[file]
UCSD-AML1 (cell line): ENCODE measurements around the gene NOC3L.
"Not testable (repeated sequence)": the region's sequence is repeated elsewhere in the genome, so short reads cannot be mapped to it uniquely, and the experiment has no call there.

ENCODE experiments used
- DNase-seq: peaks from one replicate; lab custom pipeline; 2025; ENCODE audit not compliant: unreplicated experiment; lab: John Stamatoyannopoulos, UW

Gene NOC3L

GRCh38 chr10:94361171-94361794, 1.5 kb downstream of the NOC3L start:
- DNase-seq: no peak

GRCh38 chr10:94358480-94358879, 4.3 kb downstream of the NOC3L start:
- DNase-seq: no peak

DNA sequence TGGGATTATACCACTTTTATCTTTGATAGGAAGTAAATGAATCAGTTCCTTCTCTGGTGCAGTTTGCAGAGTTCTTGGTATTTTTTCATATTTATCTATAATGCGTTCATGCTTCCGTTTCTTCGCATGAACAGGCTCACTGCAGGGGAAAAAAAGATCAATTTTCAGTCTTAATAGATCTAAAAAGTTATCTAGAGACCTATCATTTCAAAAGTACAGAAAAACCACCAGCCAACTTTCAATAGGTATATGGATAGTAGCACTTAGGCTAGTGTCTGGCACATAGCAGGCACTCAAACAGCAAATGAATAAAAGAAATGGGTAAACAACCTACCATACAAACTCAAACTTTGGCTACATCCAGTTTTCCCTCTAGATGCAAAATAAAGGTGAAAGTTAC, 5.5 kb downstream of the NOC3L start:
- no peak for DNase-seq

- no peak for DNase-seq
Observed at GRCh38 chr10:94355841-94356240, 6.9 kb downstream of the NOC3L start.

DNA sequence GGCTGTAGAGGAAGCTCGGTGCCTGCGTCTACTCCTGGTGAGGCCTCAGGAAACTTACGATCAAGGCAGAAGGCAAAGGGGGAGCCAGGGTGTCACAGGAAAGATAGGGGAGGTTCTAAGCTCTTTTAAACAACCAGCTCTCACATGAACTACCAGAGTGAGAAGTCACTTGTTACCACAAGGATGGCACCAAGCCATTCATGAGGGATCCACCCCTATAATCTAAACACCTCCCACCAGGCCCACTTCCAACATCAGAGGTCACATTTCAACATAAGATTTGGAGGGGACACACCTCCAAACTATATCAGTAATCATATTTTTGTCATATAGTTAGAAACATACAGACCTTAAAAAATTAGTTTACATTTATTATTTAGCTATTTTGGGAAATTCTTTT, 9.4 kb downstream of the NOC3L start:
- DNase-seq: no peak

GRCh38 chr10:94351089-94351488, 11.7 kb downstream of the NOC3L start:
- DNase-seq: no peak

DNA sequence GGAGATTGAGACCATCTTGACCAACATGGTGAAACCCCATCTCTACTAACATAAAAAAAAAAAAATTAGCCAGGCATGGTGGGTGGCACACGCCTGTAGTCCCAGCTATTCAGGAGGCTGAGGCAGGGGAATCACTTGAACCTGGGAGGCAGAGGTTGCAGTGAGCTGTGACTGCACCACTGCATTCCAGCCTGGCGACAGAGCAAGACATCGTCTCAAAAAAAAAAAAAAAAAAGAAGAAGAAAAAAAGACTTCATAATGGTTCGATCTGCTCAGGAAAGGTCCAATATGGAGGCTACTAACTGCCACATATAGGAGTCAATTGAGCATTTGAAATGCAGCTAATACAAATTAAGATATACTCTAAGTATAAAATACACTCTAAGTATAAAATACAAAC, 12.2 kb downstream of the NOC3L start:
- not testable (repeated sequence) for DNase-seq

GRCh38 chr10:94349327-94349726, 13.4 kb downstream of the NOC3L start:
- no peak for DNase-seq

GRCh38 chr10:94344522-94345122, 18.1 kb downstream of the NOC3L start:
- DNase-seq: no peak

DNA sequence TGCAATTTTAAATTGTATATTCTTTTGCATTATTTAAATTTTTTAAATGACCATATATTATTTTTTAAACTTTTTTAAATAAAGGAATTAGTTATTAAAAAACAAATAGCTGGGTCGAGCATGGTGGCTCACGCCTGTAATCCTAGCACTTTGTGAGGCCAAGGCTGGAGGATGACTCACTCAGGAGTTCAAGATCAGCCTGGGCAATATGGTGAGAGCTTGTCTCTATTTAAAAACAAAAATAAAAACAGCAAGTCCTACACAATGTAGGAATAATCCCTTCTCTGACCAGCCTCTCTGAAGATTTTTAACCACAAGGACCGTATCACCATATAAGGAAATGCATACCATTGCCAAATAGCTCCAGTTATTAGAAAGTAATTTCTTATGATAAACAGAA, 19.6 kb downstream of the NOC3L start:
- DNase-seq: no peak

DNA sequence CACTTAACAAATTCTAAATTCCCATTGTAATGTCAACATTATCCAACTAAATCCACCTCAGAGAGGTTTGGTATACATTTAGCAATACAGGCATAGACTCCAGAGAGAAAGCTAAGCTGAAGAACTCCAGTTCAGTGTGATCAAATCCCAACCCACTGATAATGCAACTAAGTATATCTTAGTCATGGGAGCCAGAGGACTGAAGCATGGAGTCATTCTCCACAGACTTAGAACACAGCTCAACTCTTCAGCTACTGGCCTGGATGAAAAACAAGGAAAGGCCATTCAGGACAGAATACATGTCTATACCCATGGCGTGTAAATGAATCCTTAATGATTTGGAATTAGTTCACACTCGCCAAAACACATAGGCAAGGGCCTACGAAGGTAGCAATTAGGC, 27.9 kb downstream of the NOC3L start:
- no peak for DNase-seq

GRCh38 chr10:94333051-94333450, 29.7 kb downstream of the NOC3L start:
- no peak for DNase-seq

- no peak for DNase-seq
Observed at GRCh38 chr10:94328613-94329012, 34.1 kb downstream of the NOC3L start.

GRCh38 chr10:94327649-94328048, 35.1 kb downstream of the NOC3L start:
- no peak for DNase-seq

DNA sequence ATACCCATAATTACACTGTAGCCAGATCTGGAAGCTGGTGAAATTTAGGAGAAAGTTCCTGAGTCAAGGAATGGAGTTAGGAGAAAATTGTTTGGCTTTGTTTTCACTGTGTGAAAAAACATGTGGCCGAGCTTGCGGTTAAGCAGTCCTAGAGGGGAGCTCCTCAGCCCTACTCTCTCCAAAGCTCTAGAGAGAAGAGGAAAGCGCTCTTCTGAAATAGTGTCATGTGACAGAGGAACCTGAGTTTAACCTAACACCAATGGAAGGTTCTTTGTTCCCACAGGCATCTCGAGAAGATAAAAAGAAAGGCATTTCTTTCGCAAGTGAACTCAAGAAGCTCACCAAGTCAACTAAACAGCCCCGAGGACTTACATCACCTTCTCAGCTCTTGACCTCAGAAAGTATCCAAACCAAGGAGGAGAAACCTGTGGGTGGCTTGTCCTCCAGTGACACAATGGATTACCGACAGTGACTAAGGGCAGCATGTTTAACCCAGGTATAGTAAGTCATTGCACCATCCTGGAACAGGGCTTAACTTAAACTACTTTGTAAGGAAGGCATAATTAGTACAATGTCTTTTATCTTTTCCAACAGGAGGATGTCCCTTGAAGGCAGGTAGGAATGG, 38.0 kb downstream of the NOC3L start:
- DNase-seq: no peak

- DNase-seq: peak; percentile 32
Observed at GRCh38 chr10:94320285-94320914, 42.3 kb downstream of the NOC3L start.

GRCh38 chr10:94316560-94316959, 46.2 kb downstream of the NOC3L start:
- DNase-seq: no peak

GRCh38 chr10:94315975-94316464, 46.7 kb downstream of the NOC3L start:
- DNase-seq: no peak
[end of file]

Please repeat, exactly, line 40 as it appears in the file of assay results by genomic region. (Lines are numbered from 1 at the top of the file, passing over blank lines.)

GRCh38 chr10:94315975-94316464, 46.7 kb downstream of the NOC3L start: